As a small business owner in Canada, tax planning is an essential part of your financial strategy. By taking the time to plan ahead, and understand the available tax savings, you can help ensure that you are maximizing your profits and keeping more of your hard-earned money. Here are a few important tips to keep in mind when planning in order to save money on taxes.
The Small Business Deduction
As a small business owner of an incorporated Canadian Privately Held Corporation, you may be eligible for the small business deduction. This allows you to pay a lower corporate tax rate on the first $500,000 of your active business income. This means on the money you leave in the corporation, you will only pay corporate tax of approximately 11-12% (depending on which province you are in) on the net income of the company. This can add up to significant savings over time, which will allow you extra funds each year to re-invest and grow your business further. Note that this is only available to incorporate for-profit privately held companies and is not available for unincorporated sole proprietorships.
Splitting income with Family Members
Many laws have changed around the availability of income splitting with members of your family. These include such considerations as the tax on split income (TOSI) and kiddie tax for dividends paid to non-active shareholders or related shareholders of specific ages.
However, if your family members are active and participating employees of the business, you should make sure they get paid for their work! This can include putting them on the payroll to ensure they are paid for their efforts. The main thing to ensure is that they are paid a reasonable (i.e. fair market value) wage for their efforts. You can consider putting your family members on the payroll in both a sole proprietorship or an incorporated small business. Also, be aware of the employment standards/work requirements of your province. Each province has different specific rules on the ages that a child is able to start working and the specifications of work they are required to do.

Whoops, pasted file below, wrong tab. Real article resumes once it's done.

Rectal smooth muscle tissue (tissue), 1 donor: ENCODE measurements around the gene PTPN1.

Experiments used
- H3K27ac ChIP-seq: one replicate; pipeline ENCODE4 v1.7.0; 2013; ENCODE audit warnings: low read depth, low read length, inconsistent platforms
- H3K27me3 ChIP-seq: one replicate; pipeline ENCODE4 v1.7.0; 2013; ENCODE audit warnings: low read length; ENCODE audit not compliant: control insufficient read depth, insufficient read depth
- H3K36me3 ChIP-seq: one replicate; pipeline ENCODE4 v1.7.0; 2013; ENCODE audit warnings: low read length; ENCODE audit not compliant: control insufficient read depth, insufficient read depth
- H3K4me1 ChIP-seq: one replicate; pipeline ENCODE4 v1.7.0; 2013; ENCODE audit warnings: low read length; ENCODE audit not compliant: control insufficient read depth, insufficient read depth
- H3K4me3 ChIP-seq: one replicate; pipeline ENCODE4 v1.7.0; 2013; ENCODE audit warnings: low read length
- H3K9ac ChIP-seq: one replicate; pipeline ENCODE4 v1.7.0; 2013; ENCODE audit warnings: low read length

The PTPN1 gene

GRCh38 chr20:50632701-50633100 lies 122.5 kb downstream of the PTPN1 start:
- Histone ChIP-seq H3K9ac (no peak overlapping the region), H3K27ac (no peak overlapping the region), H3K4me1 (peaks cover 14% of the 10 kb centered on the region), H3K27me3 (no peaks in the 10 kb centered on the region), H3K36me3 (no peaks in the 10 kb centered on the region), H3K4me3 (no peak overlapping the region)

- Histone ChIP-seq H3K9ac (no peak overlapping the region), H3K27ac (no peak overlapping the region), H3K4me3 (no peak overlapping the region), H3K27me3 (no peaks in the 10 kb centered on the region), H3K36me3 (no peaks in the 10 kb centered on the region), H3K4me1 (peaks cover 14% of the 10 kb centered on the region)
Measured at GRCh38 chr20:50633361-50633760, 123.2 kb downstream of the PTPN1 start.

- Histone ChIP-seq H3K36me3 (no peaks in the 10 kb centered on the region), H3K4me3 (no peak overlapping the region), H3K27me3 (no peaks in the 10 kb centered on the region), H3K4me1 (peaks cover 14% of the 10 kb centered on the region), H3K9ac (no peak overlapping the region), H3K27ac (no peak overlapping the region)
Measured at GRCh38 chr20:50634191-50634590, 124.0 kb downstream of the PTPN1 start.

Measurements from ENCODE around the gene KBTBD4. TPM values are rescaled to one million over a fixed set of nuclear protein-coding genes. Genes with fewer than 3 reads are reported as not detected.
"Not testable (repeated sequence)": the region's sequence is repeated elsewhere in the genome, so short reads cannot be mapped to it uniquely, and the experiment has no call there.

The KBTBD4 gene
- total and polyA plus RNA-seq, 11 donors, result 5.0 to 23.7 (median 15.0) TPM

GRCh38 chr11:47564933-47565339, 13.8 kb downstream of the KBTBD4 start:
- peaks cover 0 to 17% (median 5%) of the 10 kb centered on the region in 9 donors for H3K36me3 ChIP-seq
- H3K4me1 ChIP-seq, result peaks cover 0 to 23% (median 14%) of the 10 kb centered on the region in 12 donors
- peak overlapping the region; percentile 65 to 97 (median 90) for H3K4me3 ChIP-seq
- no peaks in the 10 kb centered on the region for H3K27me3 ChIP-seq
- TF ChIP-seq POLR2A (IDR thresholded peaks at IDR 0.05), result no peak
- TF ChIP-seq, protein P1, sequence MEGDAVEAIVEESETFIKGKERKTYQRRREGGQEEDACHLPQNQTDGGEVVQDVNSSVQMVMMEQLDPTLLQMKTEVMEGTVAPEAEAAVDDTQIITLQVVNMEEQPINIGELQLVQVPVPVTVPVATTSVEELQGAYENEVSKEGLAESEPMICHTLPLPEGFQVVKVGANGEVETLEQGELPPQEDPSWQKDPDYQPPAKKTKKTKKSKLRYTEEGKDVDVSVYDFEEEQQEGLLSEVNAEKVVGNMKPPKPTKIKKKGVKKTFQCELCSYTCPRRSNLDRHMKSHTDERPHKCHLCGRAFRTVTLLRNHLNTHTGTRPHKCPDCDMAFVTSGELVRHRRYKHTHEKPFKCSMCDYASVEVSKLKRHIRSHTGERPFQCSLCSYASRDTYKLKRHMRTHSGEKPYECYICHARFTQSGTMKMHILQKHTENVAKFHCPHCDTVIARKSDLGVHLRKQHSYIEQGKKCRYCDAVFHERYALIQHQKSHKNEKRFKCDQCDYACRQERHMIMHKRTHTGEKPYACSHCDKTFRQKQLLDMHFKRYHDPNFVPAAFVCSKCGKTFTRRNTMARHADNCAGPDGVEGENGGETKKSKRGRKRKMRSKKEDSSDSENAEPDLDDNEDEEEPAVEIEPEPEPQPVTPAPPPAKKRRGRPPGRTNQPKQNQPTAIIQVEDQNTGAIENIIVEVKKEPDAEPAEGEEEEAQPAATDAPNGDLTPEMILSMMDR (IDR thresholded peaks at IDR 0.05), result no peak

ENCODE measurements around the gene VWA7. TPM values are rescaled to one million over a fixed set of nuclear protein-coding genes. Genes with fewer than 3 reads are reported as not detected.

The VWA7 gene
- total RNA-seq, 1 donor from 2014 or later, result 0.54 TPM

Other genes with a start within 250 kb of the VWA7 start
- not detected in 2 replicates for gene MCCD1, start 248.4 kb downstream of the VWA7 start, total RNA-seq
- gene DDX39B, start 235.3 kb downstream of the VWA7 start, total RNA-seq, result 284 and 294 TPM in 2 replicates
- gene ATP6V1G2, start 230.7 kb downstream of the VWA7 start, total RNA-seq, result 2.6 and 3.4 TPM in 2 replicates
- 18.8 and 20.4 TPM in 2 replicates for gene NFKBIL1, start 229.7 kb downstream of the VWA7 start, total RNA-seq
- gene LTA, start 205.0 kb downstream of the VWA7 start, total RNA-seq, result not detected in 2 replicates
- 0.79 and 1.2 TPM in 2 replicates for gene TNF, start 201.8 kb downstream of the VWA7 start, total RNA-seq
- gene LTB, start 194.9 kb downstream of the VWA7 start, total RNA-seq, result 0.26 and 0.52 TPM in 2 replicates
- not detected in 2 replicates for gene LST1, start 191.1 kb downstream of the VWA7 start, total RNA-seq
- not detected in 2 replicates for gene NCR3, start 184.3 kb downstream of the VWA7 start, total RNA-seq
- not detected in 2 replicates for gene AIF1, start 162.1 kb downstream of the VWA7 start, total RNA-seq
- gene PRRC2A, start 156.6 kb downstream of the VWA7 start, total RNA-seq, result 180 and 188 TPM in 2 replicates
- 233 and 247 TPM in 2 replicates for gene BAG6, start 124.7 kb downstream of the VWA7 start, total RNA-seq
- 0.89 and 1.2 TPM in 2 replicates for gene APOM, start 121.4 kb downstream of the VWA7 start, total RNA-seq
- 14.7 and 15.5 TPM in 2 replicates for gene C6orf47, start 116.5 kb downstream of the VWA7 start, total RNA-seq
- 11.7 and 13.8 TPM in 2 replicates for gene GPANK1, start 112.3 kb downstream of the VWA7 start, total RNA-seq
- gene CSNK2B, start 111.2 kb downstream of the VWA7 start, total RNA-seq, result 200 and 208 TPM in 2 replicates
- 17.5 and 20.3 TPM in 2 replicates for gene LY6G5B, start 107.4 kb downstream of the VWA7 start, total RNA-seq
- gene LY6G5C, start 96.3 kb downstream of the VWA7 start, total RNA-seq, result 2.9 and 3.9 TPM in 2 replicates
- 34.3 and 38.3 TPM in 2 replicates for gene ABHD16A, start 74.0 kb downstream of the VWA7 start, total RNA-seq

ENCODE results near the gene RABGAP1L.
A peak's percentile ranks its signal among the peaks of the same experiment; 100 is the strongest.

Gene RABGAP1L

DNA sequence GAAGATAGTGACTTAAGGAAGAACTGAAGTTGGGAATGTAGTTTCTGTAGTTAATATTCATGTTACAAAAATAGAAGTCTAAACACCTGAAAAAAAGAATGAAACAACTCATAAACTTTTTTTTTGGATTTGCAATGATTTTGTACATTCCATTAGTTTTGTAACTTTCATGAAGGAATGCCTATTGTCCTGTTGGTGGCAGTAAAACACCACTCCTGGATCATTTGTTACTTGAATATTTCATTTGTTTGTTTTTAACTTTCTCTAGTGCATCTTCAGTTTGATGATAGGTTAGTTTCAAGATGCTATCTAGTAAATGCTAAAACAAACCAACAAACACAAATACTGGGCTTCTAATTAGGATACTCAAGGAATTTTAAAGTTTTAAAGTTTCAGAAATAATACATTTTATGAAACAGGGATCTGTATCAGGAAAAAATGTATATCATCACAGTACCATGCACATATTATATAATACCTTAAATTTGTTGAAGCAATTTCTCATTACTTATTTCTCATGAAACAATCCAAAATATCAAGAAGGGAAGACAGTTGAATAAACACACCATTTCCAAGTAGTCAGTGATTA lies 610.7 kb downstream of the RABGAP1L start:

There are also further options available for family income splitting involving trusts or having your family own shares directly. Careful considerations and expert tax consultation is required if you are looking at structuring these types of structures. This is to ensure you’re staying within all the rules. We have found the more complex strategies are best for longer-term tax-saving strategies.
Capital Cost Allowances
Capital assets are anything you purchase for the business that has value over one year. An example of a capital asset is a computer purchased for your business. Capital assets are required to be capitalized in your business which means they are recorded on your balance sheet and are not available for immediate write-off against your income (like expenses are). You are able to deduct capital assets though for tax purposes using capital cost allowance (CCA). Capital cost allowance (CCA) allows you to claim deductions for the write-off of your business assets. This can help you reduce your taxable income and lower your overall tax bill. The Canada Revenue Agency requires different assets to be put into different classes. The class is then assigned a percentage of deduction that is allowable. The specific class that your asset is put in is important to determining the write-off it is eligible for.